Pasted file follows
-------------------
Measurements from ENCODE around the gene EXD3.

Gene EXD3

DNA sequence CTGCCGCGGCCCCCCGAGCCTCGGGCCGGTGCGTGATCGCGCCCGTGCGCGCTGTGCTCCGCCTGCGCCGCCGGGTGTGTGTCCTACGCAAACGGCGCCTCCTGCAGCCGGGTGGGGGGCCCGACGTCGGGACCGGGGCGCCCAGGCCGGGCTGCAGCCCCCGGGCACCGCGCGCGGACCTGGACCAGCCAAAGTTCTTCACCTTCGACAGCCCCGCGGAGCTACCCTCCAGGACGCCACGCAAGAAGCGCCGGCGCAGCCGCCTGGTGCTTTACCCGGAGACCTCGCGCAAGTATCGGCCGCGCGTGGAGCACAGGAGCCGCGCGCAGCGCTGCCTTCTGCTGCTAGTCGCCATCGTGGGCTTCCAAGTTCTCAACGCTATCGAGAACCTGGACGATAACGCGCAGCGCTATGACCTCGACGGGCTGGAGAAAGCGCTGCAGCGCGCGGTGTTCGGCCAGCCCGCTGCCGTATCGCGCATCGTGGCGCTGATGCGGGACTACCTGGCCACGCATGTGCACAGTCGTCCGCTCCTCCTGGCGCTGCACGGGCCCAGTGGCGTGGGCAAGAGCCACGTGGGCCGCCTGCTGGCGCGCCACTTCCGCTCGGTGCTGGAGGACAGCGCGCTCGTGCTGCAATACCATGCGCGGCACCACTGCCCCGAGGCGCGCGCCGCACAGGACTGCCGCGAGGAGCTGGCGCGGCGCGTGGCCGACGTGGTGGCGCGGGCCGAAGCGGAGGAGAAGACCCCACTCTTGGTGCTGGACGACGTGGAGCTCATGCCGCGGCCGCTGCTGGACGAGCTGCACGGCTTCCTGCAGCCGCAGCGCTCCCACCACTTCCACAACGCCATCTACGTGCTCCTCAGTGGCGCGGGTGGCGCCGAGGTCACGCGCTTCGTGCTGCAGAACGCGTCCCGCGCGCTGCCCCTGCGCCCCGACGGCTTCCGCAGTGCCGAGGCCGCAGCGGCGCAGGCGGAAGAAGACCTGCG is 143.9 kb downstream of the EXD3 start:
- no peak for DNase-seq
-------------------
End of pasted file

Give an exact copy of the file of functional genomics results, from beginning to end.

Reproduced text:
Measurements from ENCODE around the gene EXD3.

Gene EXD3

DNA sequence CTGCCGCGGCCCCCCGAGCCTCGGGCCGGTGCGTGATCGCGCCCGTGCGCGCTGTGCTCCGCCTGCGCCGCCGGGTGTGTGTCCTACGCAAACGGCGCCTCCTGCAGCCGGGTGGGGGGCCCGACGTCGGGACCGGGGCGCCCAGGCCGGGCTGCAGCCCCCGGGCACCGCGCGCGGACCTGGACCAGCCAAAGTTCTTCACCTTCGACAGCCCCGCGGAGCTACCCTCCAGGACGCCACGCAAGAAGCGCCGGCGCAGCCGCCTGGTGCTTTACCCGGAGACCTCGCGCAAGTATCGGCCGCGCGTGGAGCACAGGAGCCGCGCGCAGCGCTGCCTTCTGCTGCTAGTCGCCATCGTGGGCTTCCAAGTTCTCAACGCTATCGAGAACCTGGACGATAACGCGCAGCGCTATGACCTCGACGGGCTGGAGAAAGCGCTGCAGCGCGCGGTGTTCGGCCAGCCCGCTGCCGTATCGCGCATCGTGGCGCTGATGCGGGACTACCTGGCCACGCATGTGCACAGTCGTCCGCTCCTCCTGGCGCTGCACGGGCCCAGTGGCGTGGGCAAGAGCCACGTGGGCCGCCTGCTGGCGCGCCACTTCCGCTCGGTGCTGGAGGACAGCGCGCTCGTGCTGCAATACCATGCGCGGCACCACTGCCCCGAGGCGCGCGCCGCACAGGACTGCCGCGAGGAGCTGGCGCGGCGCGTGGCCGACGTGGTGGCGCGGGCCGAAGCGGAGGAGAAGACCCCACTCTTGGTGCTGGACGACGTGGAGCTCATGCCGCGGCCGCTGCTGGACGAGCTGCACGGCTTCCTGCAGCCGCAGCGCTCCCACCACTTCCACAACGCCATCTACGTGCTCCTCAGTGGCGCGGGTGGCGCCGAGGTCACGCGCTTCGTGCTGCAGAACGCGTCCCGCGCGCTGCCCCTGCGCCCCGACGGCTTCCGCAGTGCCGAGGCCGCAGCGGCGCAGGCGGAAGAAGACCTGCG is 143.9 kb downstream of the EXD3 start:
- no peak for DNase-seq